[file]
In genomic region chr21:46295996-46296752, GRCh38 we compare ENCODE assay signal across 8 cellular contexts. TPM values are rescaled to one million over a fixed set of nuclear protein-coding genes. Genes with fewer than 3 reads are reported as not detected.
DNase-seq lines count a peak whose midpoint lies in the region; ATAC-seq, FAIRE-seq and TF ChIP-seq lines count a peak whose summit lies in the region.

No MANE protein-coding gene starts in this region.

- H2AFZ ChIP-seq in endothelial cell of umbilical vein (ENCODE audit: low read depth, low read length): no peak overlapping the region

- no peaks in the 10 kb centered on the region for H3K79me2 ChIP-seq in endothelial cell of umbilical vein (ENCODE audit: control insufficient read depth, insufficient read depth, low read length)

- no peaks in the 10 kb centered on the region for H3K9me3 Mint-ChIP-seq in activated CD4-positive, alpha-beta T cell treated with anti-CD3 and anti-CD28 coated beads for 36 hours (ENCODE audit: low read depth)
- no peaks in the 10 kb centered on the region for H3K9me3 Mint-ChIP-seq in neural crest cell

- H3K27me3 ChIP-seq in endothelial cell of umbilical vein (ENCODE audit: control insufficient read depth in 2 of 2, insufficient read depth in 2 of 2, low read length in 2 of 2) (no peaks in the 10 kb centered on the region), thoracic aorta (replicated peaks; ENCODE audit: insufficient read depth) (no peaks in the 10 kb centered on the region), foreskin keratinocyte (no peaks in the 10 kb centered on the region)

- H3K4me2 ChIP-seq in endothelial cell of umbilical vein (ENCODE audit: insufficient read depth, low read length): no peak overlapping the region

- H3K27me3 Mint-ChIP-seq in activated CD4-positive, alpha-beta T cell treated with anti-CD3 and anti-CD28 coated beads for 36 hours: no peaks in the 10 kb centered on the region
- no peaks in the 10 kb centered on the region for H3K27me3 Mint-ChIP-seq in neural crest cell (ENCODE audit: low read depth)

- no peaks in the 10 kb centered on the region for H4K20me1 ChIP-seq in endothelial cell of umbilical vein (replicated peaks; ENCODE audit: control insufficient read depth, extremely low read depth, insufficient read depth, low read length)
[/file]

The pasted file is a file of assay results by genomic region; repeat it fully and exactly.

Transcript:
In genomic region chr21:46295996-46296752, GRCh38 we compare ENCODE assay signal across 8 cellular contexts. TPM values are rescaled to one million over a fixed set of nuclear protein-coding genes. Genes with fewer than 3 reads are reported as not detected.
DNase-seq lines count a peak whose midpoint lies in the region; ATAC-seq, FAIRE-seq and TF ChIP-seq lines count a peak whose summit lies in the region.

No MANE protein-coding gene starts in this region.

- H2AFZ ChIP-seq in endothelial cell of umbilical vein (ENCODE audit: low read depth, low read length): no peak overlapping the region

- no peaks in the 10 kb centered on the region for H3K79me2 ChIP-seq in endothelial cell of umbilical vein (ENCODE audit: control insufficient read depth, insufficient read depth, low read length)

- no peaks in the 10 kb centered on the region for H3K9me3 Mint-ChIP-seq in activated CD4-positive, alpha-beta T cell treated with anti-CD3 and anti-CD28 coated beads for 36 hours (ENCODE audit: low read depth)
- no peaks in the 10 kb centered on the region for H3K9me3 Mint-ChIP-seq in neural crest cell

- H3K27me3 ChIP-seq in endothelial cell of umbilical vein (ENCODE audit: control insufficient read depth in 2 of 2, insufficient read depth in 2 of 2, low read length in 2 of 2) (no peaks in the 10 kb centered on the region), thoracic aorta (replicated peaks; ENCODE audit: insufficient read depth) (no peaks in the 10 kb centered on the region), foreskin keratinocyte (no peaks in the 10 kb centered on the region)

- H3K4me2 ChIP-seq in endothelial cell of umbilical vein (ENCODE audit: insufficient read depth, low read length): no peak overlapping the region

- H3K27me3 Mint-ChIP-seq in activated CD4-positive, alpha-beta T cell treated with anti-CD3 and anti-CD28 coated beads for 36 hours: no peaks in the 10 kb centered on the region
- no peaks in the 10 kb centered on the region for H3K27me3 Mint-ChIP-seq in neural crest cell (ENCODE audit: low read depth)

- no peaks in the 10 kb centered on the region for H4K20me1 ChIP-seq in endothelial cell of umbilical vein (replicated peaks; ENCODE audit: control insufficient read depth, extremely low read depth, insufficient read depth, low read length)